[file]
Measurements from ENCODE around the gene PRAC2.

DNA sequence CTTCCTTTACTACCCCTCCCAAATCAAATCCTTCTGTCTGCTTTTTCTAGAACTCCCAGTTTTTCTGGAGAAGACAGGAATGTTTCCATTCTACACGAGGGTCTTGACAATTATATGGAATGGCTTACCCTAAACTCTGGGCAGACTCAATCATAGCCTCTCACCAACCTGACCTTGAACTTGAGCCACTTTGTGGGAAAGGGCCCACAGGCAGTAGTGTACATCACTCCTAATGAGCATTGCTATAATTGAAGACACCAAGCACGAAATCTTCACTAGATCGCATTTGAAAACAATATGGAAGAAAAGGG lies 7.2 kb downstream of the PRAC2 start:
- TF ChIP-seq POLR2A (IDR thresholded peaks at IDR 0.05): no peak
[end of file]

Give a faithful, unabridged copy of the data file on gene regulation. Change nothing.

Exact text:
Measurements from ENCODE around the gene PRAC2.

DNA sequence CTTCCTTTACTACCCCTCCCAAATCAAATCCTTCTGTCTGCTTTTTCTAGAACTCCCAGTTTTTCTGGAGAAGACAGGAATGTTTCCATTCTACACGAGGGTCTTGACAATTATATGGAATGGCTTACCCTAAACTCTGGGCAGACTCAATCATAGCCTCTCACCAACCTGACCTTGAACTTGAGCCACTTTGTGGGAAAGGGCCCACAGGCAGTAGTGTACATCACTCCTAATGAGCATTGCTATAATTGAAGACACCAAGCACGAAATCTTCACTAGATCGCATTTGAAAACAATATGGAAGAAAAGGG lies 7.2 kb downstream of the PRAC2 start:
- TF ChIP-seq POLR2A (IDR thresholded peaks at IDR 0.05): no peak